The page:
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Visa sought for Chinese spy by UK brokerage, says whistleblower

‘Espionage agent’ for Beijing has since been deported, London tribunal hears

By Aiden Reiter

January 15, 2024

The compliance officer of a UK foreign exchange brokerage was told by his employer to obtain a visa for an alleged Chinese spy, according to claims set out in an employment tribunal ruling.

The UK subsidiary of a Hong Kong-registered group, Goldenway Global Investments, sought a work visa for an individual who it transpired was a “Chinese espionage agent”, according to allegations brought by Bharat Bhagani, a former compliance officer at the company.

The claim that the company sought to obtain a visa for a Chinese espionage agent is the latest in a growing roster of espionage cases between the UK and China.

Beijing earlier this month accused the UK of instructing the head of a foreign consulting firm to spy on China and recruit agents for the British intelligence services.

The UK arrested a House of Commons researcher last year on suspicion of spying for China.

Prime Minister Rishi Sunak said he was “appalled” by the event, leading to a tense confrontation between Sunak and Chinese premier Li Qiang on the sidelines of the G20 summit in Delhi.

Meanwhile, there have been growing calls from Conservative backbenchers for the government to adopt a more hawkish stance on China.

Bhagani brought a claim of unfair dismissal against Goldenway Global Investments UK in September after he alerted the Financial Conduct Authority that the company’s directors were not FCA registered and made a string of other complaints, including allegations of money laundering. The FCA made no comment on the claims.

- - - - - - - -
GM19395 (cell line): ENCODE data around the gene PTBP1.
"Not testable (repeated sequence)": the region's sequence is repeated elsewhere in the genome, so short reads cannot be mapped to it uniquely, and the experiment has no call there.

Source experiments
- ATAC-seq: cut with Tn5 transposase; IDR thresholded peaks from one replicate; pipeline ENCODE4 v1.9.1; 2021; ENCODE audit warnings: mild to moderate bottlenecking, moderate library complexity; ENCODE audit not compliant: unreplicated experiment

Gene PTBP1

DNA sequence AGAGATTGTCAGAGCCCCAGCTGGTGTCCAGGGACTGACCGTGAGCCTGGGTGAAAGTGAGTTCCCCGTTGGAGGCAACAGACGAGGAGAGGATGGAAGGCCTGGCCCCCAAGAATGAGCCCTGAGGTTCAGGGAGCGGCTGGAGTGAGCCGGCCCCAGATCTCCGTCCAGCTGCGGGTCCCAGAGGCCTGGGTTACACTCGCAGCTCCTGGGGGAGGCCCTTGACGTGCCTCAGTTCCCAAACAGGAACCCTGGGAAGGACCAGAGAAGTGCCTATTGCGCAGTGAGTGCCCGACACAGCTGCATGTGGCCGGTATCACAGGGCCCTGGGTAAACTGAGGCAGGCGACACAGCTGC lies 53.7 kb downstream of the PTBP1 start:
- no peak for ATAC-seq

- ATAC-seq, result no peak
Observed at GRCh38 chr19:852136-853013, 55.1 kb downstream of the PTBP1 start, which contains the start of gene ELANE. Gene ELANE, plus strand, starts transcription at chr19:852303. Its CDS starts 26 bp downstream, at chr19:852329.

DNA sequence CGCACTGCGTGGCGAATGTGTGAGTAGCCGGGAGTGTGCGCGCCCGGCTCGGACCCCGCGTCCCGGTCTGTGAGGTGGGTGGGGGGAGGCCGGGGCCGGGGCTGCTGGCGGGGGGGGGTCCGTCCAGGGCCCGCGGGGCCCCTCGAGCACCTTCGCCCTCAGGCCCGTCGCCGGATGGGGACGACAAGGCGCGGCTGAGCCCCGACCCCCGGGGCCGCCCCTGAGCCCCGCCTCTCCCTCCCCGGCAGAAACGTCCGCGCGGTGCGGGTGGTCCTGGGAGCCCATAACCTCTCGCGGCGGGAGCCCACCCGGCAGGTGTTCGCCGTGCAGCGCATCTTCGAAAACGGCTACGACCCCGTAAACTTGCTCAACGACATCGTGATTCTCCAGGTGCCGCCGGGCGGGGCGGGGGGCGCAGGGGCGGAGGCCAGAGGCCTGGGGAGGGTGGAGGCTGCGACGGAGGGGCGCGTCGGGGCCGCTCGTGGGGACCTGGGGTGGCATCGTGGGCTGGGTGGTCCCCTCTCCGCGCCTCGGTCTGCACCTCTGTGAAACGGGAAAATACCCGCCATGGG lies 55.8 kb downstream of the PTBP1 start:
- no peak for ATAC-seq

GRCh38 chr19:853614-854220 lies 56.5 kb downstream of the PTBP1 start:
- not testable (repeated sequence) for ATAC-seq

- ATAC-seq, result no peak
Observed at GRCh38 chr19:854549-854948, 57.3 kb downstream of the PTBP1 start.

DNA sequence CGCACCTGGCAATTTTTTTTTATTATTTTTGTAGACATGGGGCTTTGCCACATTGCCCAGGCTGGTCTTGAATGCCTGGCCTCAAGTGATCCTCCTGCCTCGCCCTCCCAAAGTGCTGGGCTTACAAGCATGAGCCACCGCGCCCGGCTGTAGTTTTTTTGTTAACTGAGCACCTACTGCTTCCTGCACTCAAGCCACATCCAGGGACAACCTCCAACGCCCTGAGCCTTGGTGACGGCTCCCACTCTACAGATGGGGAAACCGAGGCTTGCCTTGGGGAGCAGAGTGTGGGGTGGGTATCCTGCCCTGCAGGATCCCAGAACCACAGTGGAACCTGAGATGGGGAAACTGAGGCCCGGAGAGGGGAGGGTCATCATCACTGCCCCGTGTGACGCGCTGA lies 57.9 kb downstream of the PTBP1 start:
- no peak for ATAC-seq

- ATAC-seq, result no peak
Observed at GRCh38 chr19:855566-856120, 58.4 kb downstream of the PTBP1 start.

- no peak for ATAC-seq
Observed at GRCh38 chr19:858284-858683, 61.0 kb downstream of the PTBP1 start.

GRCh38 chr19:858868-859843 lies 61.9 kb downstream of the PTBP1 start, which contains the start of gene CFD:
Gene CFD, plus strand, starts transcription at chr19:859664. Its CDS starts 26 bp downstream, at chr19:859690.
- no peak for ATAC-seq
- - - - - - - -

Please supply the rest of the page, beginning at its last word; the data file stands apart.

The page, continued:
According to the London tribunal ruling released last month, first reported by Bloomberg, Bhagani was asked to help the chief operating officer who had “requisitioned the visa for the Chinese agent”.

The former employee, whose unfair dismissal claim was successful, told the tribunal that while being interviewed by UK authorities regarding the incident, he had learned that the Chinese agent had been deported from Britain.

Goldenway rejected some of the allegations made by Bhagani, but, according to the documents released by the tribunal, Bhagani’s evidence regarding the espionage agent was not “seriously challenged” by Goldenway or its witnesses.

In the absence of contrary evidence, and since Bhagani’s knowledge of the deportation came from interactions with UK authorities, the court ruled that “the claimant had a reasonable belief at the date he made his disclosure to the FCA that the respondent had attempted to recruit a Chinese espionage agent”.

Goldenway did not immediately respond to a request for comment. Bhagani could not be reached.

The Chinese Embassy in London did not immediately comment.



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